As a member of the IAS core team, Yee Theng Ng, MBA ’18, finds such interactions offer more value to MBA participants than bringing in outside speakers (though the IAS still does for formal evening events). The big advantage she sees is that students are more likely to dedicate a lunch hour to learning if they know the speaker. She also says that students ask questions more freely. “We know each other by nationality,” she explains, “but sometimes we feel like we don’t know enough about our respective countries.”

A HEC Paris MBA student discusses events in his native Tunisia.

Othmane Khelil, MBA ’17, talks about events in his native Tunisia.

Others appreciate the opportunity to share—and correct misconceptions—about their homelands. Othmane volunteered to talk about the Arab Spring because “not many of my classmates knew that it started in Tunisia. I wanted to clarify incorrect ideas about the country’s safety and terrorism problems—problems that exist in many European countries, too—and to promote tourism in my country,” he explains. “My dad has his business in tourism, and the industry was massively affected after several attacks.”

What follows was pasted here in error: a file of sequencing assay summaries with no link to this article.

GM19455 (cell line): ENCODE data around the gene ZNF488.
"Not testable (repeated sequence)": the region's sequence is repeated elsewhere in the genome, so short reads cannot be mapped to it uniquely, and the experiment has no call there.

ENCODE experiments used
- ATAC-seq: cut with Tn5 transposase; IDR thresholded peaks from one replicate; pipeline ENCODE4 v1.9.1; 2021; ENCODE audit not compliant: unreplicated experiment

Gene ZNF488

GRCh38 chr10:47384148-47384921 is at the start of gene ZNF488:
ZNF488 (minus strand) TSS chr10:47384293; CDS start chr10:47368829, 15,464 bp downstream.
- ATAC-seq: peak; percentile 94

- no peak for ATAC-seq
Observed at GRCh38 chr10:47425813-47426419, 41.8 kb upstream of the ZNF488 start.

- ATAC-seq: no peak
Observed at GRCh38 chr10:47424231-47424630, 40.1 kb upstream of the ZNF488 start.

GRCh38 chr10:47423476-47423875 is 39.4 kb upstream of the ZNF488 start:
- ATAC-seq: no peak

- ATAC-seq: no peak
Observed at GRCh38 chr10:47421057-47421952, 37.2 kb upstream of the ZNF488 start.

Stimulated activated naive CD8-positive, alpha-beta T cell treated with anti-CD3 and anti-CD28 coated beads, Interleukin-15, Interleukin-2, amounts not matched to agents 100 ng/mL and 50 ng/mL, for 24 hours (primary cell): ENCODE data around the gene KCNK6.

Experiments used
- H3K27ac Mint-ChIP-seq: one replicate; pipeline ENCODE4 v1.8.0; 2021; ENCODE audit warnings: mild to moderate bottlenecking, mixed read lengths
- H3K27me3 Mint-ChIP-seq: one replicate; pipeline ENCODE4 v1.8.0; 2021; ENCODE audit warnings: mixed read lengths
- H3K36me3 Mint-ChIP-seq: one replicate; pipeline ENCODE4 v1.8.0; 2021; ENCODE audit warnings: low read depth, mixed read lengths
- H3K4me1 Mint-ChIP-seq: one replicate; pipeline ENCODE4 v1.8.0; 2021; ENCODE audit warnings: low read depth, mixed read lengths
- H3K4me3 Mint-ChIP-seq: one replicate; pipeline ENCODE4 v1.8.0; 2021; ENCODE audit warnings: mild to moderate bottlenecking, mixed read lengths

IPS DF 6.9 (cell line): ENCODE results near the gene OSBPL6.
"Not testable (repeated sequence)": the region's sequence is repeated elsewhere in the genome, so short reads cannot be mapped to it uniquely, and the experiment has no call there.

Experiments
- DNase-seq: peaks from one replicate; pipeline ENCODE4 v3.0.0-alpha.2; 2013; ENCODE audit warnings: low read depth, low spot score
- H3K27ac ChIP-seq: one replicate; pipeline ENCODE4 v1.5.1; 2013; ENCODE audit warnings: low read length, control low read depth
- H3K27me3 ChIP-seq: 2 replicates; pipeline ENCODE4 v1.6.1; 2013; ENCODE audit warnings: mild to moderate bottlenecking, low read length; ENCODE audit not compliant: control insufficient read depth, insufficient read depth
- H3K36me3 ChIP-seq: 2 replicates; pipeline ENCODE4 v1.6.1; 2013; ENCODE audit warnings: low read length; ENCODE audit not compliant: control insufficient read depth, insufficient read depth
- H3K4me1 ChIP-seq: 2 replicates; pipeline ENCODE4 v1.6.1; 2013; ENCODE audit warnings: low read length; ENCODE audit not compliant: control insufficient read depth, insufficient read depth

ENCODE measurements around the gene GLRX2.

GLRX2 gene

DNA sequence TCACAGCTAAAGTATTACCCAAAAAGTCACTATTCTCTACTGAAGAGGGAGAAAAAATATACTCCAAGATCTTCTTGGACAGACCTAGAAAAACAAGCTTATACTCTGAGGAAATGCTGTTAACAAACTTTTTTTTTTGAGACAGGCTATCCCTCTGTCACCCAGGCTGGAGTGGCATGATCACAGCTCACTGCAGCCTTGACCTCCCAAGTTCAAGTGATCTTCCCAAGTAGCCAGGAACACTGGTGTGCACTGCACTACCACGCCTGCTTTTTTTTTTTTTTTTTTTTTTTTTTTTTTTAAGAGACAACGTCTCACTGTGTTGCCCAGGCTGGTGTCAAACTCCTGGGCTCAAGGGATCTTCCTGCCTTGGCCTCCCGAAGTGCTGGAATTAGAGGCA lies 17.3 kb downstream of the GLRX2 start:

The IAS began in 2014 as a student-led initiative within the HEC Paris MBA. Events are planned by a team of 10 to 15 MBA participants. The group’s faculty advisor, Affiliate Professor Jeremy Ghez, says, “It’s a great initiative that explores the intersections between business and geopolitics. When they interact with each other, with professionals and with diplomats, the MBA participants are better able to understand the overall business environment. In their professional careers, they will never make a decision in a political or geopolitical vacuum. Therefore, it’s crucial that they understand those dynamics.”